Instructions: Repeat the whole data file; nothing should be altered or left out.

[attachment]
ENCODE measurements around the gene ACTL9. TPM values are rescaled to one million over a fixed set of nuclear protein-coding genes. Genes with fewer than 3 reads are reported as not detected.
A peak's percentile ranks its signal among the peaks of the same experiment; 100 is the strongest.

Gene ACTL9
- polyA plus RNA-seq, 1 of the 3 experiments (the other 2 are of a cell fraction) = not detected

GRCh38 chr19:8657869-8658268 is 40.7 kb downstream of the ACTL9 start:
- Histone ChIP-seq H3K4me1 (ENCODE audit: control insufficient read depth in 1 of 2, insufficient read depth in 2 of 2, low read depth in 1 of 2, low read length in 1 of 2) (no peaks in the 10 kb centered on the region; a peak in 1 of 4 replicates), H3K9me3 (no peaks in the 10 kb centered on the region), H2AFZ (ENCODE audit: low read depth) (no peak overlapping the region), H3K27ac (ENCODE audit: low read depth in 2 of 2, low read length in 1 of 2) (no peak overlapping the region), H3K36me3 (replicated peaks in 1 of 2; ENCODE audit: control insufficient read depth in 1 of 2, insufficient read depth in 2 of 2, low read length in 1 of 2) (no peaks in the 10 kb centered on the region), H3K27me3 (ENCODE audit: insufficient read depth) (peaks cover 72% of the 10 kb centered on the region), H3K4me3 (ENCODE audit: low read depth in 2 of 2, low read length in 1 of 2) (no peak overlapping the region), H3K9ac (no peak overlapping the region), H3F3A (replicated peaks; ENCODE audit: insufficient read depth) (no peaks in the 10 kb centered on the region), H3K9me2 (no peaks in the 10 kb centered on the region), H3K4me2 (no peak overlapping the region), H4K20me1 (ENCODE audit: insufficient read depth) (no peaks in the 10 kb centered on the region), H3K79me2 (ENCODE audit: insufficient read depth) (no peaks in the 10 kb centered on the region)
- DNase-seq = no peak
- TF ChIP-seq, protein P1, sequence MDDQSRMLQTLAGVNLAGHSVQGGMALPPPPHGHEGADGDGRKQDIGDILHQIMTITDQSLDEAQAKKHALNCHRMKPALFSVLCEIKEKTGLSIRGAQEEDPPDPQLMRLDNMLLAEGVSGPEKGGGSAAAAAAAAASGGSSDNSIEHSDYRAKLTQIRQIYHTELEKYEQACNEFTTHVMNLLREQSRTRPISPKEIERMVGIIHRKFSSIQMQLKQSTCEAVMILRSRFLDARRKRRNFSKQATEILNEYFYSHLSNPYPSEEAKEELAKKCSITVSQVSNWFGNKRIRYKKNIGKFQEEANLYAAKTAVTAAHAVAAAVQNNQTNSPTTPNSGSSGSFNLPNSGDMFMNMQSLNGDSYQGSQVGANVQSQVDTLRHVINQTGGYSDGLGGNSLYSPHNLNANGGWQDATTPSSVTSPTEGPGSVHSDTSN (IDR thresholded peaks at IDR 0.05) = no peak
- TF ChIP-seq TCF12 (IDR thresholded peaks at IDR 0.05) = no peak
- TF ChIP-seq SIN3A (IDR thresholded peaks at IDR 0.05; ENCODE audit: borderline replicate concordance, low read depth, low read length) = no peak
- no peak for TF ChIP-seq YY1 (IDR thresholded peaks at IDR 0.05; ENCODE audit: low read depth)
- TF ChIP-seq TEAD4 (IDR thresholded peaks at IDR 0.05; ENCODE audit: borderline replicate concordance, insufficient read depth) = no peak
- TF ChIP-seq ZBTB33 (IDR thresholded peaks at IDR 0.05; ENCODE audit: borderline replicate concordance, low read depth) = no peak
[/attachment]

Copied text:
ENCODE measurements around the gene ACTL9. TPM values are rescaled to one million over a fixed set of nuclear protein-coding genes. Genes with fewer than 3 reads are reported as not detected.
A peak's percentile ranks its signal among the peaks of the same experiment; 100 is the strongest.

Gene ACTL9
- polyA plus RNA-seq, 1 of the 3 experiments (the other 2 are of a cell fraction) = not detected

GRCh38 chr19:8657869-8658268 is 40.7 kb downstream of the ACTL9 start:
- Histone ChIP-seq H3K4me1 (ENCODE audit: control insufficient read depth in 1 of 2, insufficient read depth in 2 of 2, low read depth in 1 of 2, low read length in 1 of 2) (no peaks in the 10 kb centered on the region; a peak in 1 of 4 replicates), H3K9me3 (no peaks in the 10 kb centered on the region), H2AFZ (ENCODE audit: low read depth) (no peak overlapping the region), H3K27ac (ENCODE audit: low read depth in 2 of 2, low read length in 1 of 2) (no peak overlapping the region), H3K36me3 (replicated peaks in 1 of 2; ENCODE audit: control insufficient read depth in 1 of 2, insufficient read depth in 2 of 2, low read length in 1 of 2) (no peaks in the 10 kb centered on the region), H3K27me3 (ENCODE audit: insufficient read depth) (peaks cover 72% of the 10 kb centered on the region), H3K4me3 (ENCODE audit: low read depth in 2 of 2, low read length in 1 of 2) (no peak overlapping the region), H3K9ac (no peak overlapping the region), H3F3A (replicated peaks; ENCODE audit: insufficient read depth) (no peaks in the 10 kb centered on the region), H3K9me2 (no peaks in the 10 kb centered on the region), H3K4me2 (no peak overlapping the region), H4K20me1 (ENCODE audit: insufficient read depth) (no peaks in the 10 kb centered on the region), H3K79me2 (ENCODE audit: insufficient read depth) (no peaks in the 10 kb centered on the region)
- DNase-seq = no peak
- TF ChIP-seq, protein P1, sequence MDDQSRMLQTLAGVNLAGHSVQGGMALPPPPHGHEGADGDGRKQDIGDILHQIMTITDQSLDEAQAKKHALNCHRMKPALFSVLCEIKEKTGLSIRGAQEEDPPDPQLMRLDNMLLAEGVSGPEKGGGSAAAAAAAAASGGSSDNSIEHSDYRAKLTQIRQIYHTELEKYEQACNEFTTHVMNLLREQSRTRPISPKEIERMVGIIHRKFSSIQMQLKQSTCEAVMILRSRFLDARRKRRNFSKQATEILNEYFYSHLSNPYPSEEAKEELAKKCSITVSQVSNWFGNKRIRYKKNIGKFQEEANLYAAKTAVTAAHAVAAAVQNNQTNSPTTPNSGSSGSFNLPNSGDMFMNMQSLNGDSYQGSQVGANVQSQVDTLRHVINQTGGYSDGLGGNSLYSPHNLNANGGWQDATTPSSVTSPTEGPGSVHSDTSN (IDR thresholded peaks at IDR 0.05) = no peak
- TF ChIP-seq TCF12 (IDR thresholded peaks at IDR 0.05) = no peak
- TF ChIP-seq SIN3A (IDR thresholded peaks at IDR 0.05; ENCODE audit: borderline replicate concordance, low read depth, low read length) = no peak
- no peak for TF ChIP-seq YY1 (IDR thresholded peaks at IDR 0.05; ENCODE audit: low read depth)
- TF ChIP-seq TEAD4 (IDR thresholded peaks at IDR 0.05; ENCODE audit: borderline replicate concordance, insufficient read depth) = no peak
- TF ChIP-seq ZBTB33 (IDR thresholded peaks at IDR 0.05; ENCODE audit: borderline replicate concordance, low read depth) = no peak